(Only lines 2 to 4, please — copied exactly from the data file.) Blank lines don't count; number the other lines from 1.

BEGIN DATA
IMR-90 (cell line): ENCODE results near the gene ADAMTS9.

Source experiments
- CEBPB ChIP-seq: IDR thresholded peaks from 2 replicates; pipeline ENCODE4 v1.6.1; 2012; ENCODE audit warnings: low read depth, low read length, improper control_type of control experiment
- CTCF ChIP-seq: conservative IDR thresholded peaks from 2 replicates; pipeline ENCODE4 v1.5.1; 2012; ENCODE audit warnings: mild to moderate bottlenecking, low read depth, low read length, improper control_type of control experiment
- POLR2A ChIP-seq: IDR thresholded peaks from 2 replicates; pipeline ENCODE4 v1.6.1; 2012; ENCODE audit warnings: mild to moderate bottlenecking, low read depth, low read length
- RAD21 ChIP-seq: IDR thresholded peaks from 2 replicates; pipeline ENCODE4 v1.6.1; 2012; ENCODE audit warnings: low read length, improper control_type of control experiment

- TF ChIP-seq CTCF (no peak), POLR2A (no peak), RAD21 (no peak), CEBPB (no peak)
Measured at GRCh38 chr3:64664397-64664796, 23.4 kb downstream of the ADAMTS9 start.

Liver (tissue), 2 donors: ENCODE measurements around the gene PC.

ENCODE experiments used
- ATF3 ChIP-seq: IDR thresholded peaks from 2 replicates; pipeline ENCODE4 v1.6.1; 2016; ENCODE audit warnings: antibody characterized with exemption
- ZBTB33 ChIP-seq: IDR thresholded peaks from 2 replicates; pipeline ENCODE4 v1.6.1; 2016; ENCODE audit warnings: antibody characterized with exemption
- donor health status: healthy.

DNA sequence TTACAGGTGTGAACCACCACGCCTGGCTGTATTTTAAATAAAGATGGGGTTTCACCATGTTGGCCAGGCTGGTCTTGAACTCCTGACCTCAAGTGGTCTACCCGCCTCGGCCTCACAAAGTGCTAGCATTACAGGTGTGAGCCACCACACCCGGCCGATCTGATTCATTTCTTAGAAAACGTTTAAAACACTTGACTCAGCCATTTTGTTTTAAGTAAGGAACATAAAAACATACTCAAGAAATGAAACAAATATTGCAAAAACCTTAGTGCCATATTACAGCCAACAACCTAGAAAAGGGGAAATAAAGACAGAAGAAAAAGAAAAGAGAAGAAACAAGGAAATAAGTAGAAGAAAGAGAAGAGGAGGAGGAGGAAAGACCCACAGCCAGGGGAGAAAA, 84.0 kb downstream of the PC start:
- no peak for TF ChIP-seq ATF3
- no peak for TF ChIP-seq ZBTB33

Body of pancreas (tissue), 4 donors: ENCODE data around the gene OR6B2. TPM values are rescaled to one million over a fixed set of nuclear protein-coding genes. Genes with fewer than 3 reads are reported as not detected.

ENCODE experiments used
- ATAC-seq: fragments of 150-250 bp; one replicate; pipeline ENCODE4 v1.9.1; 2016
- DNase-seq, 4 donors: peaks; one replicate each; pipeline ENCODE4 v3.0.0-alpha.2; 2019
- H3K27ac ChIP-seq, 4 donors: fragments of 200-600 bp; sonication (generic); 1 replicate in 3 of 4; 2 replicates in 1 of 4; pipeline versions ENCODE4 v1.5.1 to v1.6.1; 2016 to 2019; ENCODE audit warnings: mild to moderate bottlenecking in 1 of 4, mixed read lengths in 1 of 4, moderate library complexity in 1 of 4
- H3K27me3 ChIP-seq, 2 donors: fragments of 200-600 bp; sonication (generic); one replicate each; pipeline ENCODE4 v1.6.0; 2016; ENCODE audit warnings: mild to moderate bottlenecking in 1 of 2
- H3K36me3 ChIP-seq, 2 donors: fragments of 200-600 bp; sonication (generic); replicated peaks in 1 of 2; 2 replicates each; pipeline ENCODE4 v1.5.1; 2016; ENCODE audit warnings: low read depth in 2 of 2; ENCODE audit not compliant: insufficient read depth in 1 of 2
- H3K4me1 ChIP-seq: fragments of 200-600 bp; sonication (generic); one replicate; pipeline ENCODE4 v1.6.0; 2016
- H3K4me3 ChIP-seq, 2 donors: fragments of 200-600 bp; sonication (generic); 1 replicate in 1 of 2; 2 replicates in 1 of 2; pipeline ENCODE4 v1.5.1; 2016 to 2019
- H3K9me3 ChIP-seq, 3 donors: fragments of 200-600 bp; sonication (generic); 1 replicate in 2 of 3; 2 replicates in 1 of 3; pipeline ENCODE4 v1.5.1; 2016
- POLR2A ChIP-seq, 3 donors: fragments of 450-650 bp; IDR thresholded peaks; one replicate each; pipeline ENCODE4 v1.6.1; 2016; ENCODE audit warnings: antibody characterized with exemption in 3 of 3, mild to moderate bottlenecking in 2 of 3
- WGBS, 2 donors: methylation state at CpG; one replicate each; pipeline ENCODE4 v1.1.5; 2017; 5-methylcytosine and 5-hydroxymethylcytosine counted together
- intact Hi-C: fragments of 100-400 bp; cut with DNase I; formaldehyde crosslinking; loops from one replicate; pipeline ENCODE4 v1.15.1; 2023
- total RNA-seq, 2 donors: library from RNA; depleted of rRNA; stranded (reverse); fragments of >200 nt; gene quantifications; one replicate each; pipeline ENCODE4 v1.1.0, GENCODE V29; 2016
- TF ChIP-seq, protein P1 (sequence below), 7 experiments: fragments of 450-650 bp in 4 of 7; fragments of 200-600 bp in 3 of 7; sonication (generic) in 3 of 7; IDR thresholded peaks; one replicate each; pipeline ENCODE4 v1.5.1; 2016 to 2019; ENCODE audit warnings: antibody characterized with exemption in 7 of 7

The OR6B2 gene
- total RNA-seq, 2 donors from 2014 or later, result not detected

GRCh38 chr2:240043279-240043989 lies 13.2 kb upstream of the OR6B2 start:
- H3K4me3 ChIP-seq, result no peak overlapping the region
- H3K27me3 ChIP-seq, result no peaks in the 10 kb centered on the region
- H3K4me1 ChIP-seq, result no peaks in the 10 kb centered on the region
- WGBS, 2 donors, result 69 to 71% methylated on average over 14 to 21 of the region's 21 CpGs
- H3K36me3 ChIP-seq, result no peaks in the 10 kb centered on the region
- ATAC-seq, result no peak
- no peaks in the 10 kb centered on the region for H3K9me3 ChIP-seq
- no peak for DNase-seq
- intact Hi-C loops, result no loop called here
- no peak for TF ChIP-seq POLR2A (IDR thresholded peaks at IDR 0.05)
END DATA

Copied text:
Source experiments
- CEBPB ChIP-seq: IDR thresholded peaks from 2 replicates; pipeline ENCODE4 v1.6.1; 2012; ENCODE audit warnings: low read depth, low read length, improper control_type of control experiment
- CTCF ChIP-seq: conservative IDR thresholded peaks from 2 replicates; pipeline ENCODE4 v1.5.1; 2012; ENCODE audit warnings: mild to moderate bottlenecking, low read depth, low read length, improper control_type of control experiment